Tokyo - Japanese space scientists have unveiled the asteroid hunting space probe they hope to launch later this year on a mission to mine a celestial body.
The probe, named Hayabusa-2, is expected to be flung into space on a rocket for a mammoth four year voyage to the unpoetically-named 1999JU3 asteroid.
When it gets there, sometime in 2018, it will release a powerful cannon which will fire a metal bullet at the asteroid's barren crust, once the probe itself has scuttled to safety on the far side of the rock.
It will then return to scoop up material uncovered by the cannon blast.
If all goes well, these pristine asteroid samples will be returned to Earth by the time Tokyo hosts the Olympic Games in 2020.
At a weekend press conference, Hitoshi Kuninaka, project leader at the Japan Aerospace Exploration Agency (JAXA) said he and his team were readying to redouble their efforts for this "new voyage".
"I'm grateful as the new asteroid probe is now nearly complete," he said, according to Jiji Press.
The probe is the successor to JAXA's first asteroid explorer, Hayabusa - the Japanese term for falcon - which returned to Earth in 2010 with dust samples after a trouble-plagued seven-year mission.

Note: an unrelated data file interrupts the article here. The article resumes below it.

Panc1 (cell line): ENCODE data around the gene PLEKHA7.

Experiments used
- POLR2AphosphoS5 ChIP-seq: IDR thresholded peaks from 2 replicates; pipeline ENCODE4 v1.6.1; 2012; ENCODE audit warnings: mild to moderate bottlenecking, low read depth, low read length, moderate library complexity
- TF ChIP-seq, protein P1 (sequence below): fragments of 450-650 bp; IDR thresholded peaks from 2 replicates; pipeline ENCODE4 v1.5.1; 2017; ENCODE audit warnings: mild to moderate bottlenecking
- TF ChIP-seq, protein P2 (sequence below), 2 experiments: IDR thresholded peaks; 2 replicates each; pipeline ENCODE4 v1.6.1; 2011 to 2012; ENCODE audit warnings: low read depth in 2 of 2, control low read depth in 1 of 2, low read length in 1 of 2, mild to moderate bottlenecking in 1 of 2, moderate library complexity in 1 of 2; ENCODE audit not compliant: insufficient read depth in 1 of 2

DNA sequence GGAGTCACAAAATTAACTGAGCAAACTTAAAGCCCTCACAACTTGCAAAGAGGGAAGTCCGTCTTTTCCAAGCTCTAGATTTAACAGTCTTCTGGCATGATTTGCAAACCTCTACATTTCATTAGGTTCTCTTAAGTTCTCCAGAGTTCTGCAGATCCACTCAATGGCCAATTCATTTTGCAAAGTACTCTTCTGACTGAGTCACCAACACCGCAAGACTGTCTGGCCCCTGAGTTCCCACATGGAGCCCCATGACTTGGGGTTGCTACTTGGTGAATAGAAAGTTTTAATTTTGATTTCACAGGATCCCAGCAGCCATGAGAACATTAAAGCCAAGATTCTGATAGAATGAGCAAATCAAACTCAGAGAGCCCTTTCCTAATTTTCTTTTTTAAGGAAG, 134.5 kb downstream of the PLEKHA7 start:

The spherical 1999JU3 asteroid, which is around a kilometre across, contains significantly more organic matter and water than the potato-shaped rock previously studied by the original Hayabusa.
Analysing this valuable cosmic material could shed light on the mysteries surrounding the solar system and its origins 4.6 billion years ago.
Scientists at JAXA say Hayabusa-2 will build on the work of its predecessor, which was only able to collect surface dust samples that could have been altered by years of exposure to various forms of energy encountered in space.
Despite various setbacks during its epic seven-year journey, including intermittent loss of communication and damage to its motors, the first Hayabasa was hailed as a triumph of science when it returned to Earth.
JAXA's work guiding the craft back to terra firma made it a source of pride for Japan, even inspiring several Japanese feature films.
Kuninaka said there were a number of possible complications and pitfalls that could await Hayabusa-2.
"Of course, I hope things will go smoothly," said Kuninaka.
"We have had many difficulties in the process of developing the new asteroid probe. Space is never an easy place," he said.
Asteroids are believed to retain materials unchanged from the solar system's earliest days, unlike scorched remains such as meteorites or materials on Earth which have been transformed through pressure and heat.
The 1999JU3 asteroid was selected in part because of its make-up and also because of its relative accessibility.